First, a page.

The National Pro Bono Resource Centre defines student pro bono in the following terms:
‘student pro bono’ is where students, without fee, reward or academic credit provide or assist in the provision of services that will provide or enhance access to justice for low income and disadvantaged people or for nonprofit organisations that work on behalf of members of the community who are disadvantaged or marginalised, or that work for the public good.
While students at Melbourne University are unlikely as a class to be ‘disadvantaged’, they are nonetheless generally on low or no incomes and will not otherwise have ready access to justice on a fee for service basis. The spread of matters presenting to the service also offer good opportunities for law students to be exposed to real world legal issues in a fairly contained way. There is no shortage of good reasons to have a small but lively group of volunteer law students, but the problem with past ad hoc attempts to recruit and maintain paralegal volunteers was that many simply had no idea of the commitment required and frequently failed to attend rostered shifts or cancelled with very short notice. More troubling, many appeared unaware of the critical ethical and other obligations within a legal practice. These things need to be taught and learned – but our tiny service is just not well enough resourced to do that from first principles. If we are able to recruit students who have completed a clinical subject as part of their studies – we may have solved that problem.
There is considerably more the service could do with greater resources and there is a substantial demand from students for volunteering opportunities. It is difficult in this context to ignore the obvious fit between increasing service capacity and the use of volunteers. The time certainly seems right – the Student Union is currently reviewing the best model for a centrally coordinated volunteer program and this too could inject considerable resources into the establishment of a functional program in the Legal Service.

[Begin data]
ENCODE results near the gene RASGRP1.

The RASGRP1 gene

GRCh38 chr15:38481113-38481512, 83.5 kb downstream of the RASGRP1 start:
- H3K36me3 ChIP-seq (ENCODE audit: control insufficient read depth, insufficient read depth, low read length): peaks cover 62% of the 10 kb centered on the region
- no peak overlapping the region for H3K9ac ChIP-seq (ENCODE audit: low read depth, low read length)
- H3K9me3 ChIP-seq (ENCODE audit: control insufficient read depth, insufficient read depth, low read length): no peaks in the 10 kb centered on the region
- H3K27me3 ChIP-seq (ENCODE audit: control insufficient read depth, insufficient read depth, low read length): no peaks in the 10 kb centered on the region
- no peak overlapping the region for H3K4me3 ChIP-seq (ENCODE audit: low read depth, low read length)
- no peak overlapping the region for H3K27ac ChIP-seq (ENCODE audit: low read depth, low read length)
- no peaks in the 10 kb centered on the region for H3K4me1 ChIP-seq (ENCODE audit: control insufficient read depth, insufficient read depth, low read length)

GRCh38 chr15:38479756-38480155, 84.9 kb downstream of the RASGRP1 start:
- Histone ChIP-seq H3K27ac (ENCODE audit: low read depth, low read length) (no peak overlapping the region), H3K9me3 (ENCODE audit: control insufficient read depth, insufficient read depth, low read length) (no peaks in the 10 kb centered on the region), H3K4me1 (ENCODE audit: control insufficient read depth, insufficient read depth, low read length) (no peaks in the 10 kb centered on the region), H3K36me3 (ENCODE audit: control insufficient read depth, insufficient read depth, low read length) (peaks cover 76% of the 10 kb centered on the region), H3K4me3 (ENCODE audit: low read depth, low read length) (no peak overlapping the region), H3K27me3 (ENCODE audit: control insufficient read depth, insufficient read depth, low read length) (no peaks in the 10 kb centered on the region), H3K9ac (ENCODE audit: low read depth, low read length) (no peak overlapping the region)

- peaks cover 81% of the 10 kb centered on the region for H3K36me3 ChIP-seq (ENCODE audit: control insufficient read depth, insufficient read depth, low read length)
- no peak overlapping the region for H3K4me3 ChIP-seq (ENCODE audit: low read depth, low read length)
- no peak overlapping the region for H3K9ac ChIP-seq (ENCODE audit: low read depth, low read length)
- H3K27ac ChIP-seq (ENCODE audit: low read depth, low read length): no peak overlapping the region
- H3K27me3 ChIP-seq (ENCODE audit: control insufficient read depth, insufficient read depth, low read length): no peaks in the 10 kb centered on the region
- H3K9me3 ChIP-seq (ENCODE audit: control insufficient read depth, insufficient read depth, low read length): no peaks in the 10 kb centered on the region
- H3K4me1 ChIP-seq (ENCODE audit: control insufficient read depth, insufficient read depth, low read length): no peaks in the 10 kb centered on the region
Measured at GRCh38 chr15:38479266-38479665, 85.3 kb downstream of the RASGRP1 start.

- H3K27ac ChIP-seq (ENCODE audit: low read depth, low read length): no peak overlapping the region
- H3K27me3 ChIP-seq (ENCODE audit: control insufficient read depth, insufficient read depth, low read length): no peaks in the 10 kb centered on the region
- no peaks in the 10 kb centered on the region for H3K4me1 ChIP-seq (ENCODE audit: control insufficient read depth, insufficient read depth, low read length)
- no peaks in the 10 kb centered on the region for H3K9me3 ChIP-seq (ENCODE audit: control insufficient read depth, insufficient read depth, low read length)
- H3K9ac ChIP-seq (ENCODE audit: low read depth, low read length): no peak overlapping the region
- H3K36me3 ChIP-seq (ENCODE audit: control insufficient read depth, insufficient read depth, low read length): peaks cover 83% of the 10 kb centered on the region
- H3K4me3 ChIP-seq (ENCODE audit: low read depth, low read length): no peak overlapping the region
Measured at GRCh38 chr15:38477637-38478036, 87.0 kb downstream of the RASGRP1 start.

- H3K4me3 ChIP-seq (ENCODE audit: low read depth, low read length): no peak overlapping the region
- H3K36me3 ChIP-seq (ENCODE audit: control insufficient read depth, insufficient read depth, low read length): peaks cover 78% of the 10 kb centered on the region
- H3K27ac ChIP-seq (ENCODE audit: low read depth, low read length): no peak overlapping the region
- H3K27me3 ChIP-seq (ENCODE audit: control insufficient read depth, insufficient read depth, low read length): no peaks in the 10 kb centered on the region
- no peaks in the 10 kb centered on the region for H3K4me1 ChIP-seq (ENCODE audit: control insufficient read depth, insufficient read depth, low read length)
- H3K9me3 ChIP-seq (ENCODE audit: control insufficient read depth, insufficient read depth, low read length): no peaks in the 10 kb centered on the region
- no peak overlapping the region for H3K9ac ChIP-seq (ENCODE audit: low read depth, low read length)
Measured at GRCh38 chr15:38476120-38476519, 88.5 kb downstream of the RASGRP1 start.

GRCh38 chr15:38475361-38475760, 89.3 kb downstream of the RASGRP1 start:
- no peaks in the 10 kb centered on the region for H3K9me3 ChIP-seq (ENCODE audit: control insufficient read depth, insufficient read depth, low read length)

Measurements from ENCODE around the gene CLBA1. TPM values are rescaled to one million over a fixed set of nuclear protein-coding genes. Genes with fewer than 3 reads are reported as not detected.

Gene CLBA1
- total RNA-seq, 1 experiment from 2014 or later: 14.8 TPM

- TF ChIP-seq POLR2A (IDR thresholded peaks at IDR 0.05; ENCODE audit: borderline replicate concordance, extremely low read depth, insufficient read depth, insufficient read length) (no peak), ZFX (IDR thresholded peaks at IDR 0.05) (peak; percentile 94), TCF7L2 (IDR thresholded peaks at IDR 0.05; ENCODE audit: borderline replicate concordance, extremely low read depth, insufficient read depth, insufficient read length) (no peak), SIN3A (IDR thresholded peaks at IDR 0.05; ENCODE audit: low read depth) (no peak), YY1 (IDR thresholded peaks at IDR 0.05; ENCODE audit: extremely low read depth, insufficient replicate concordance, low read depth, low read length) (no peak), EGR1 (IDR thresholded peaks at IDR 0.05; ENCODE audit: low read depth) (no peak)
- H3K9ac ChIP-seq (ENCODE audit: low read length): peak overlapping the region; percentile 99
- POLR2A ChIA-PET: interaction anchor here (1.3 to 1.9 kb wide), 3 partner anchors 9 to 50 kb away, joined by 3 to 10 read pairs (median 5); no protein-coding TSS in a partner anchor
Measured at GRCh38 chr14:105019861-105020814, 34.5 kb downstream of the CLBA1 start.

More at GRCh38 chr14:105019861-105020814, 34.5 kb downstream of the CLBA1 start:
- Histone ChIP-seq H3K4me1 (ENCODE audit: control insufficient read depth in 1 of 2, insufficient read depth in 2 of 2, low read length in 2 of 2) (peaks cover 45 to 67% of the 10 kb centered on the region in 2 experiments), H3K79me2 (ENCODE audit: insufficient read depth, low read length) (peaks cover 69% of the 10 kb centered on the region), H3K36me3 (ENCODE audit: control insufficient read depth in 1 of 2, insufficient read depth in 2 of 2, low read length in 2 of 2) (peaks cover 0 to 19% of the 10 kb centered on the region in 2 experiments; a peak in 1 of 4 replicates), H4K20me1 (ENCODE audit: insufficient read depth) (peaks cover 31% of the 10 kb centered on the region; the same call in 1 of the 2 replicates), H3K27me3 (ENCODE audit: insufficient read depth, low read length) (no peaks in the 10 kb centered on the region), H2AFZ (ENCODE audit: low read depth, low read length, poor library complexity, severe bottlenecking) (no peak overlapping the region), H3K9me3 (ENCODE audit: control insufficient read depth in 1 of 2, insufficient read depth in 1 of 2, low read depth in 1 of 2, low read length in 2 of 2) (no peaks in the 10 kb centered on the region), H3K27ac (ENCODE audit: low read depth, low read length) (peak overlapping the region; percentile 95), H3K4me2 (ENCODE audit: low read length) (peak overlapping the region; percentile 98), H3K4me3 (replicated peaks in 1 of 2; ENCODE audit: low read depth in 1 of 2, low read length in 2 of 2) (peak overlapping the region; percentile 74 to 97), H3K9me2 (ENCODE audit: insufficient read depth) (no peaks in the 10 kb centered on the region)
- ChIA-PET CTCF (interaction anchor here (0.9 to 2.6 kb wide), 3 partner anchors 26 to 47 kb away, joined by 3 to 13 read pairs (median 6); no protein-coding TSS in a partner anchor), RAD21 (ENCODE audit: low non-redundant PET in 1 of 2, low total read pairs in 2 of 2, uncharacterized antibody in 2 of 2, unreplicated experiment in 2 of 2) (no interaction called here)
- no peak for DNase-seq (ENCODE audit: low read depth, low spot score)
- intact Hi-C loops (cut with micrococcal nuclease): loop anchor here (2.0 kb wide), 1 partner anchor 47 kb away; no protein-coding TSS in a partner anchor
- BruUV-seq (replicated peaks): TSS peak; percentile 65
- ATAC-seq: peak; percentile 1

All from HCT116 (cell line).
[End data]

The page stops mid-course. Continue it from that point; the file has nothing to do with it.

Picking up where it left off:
So where do we begin? Literature on the subject suggests that program establishment is aided by starting small and informally. However a strategy needs to be developed for moving from the informality that enables establishment in uncertain times to the more structured and integrated approaches that are likely to foster longer-term sustainability. At this stage the plan is to establish a small steering group to garner the expertise and experience of others in this area and to get student input into the opportunities they would like to be offered. We will need to develop a suite of policies detailing our obligations with respect to the supervision of students; confidentiality; and conflicts of interest. Finally, a volunteer manual needs to be developed and a set of appropriate precedents generated. Perhaps our inaugural volunteer or intern can work toward this? Any takers?